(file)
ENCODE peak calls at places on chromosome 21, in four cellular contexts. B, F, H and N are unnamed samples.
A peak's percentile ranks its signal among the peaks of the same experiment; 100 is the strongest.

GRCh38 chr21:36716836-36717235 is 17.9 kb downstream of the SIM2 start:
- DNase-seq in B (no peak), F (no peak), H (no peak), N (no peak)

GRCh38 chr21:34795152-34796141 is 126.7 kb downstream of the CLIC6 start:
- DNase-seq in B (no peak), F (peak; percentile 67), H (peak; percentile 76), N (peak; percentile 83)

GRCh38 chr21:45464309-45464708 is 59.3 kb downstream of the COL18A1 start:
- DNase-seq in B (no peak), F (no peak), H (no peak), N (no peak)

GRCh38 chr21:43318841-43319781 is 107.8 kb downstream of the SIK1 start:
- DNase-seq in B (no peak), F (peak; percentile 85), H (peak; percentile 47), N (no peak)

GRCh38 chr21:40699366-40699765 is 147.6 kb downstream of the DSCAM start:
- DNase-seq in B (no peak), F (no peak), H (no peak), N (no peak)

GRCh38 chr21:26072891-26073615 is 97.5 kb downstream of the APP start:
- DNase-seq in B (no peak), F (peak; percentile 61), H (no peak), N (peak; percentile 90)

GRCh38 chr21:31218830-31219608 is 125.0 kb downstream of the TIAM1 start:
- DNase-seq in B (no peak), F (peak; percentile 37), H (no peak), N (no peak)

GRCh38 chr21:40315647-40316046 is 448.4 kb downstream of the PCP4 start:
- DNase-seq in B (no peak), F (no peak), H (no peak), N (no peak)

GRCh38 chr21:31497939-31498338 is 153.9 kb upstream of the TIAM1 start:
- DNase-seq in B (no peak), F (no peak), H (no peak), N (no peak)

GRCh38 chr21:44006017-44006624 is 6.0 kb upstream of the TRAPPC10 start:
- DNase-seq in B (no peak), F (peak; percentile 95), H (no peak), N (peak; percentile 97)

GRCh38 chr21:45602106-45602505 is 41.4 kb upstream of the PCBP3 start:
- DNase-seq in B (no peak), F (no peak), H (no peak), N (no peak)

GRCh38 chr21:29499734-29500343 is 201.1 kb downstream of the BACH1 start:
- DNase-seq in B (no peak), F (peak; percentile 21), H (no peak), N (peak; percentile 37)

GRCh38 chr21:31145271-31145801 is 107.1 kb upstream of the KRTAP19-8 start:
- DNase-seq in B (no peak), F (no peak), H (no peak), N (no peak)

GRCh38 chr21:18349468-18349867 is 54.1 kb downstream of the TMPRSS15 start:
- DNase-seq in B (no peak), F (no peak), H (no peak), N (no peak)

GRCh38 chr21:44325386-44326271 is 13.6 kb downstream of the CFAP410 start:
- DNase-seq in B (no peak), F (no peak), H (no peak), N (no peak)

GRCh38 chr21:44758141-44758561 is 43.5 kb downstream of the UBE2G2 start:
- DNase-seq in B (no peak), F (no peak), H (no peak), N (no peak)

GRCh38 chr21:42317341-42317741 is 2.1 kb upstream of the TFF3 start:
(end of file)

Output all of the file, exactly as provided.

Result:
ENCODE peak calls at places on chromosome 21, in four cellular contexts. B, F, H and N are unnamed samples.
A peak's percentile ranks its signal among the peaks of the same experiment; 100 is the strongest.

GRCh38 chr21:36716836-36717235 is 17.9 kb downstream of the SIM2 start:
- DNase-seq in B (no peak), F (no peak), H (no peak), N (no peak)

GRCh38 chr21:34795152-34796141 is 126.7 kb downstream of the CLIC6 start:
- DNase-seq in B (no peak), F (peak; percentile 67), H (peak; percentile 76), N (peak; percentile 83)

GRCh38 chr21:45464309-45464708 is 59.3 kb downstream of the COL18A1 start:
- DNase-seq in B (no peak), F (no peak), H (no peak), N (no peak)

GRCh38 chr21:43318841-43319781 is 107.8 kb downstream of the SIK1 start:
- DNase-seq in B (no peak), F (peak; percentile 85), H (peak; percentile 47), N (no peak)

GRCh38 chr21:40699366-40699765 is 147.6 kb downstream of the DSCAM start:
- DNase-seq in B (no peak), F (no peak), H (no peak), N (no peak)

GRCh38 chr21:26072891-26073615 is 97.5 kb downstream of the APP start:
- DNase-seq in B (no peak), F (peak; percentile 61), H (no peak), N (peak; percentile 90)

GRCh38 chr21:31218830-31219608 is 125.0 kb downstream of the TIAM1 start:
- DNase-seq in B (no peak), F (peak; percentile 37), H (no peak), N (no peak)

GRCh38 chr21:40315647-40316046 is 448.4 kb downstream of the PCP4 start:
- DNase-seq in B (no peak), F (no peak), H (no peak), N (no peak)

GRCh38 chr21:31497939-31498338 is 153.9 kb upstream of the TIAM1 start:
- DNase-seq in B (no peak), F (no peak), H (no peak), N (no peak)

GRCh38 chr21:44006017-44006624 is 6.0 kb upstream of the TRAPPC10 start:
- DNase-seq in B (no peak), F (peak; percentile 95), H (no peak), N (peak; percentile 97)

GRCh38 chr21:45602106-45602505 is 41.4 kb upstream of the PCBP3 start:
- DNase-seq in B (no peak), F (no peak), H (no peak), N (no peak)

GRCh38 chr21:29499734-29500343 is 201.1 kb downstream of the BACH1 start:
- DNase-seq in B (no peak), F (peak; percentile 21), H (no peak), N (peak; percentile 37)

GRCh38 chr21:31145271-31145801 is 107.1 kb upstream of the KRTAP19-8 start:
- DNase-seq in B (no peak), F (no peak), H (no peak), N (no peak)

GRCh38 chr21:18349468-18349867 is 54.1 kb downstream of the TMPRSS15 start:
- DNase-seq in B (no peak), F (no peak), H (no peak), N (no peak)

GRCh38 chr21:44325386-44326271 is 13.6 kb downstream of the CFAP410 start:
- DNase-seq in B (no peak), F (no peak), H (no peak), N (no peak)

GRCh38 chr21:44758141-44758561 is 43.5 kb downstream of the UBE2G2 start:
- DNase-seq in B (no peak), F (no peak), H (no peak), N (no peak)

GRCh38 chr21:42317341-42317741 is 2.1 kb upstream of the TFF3 start: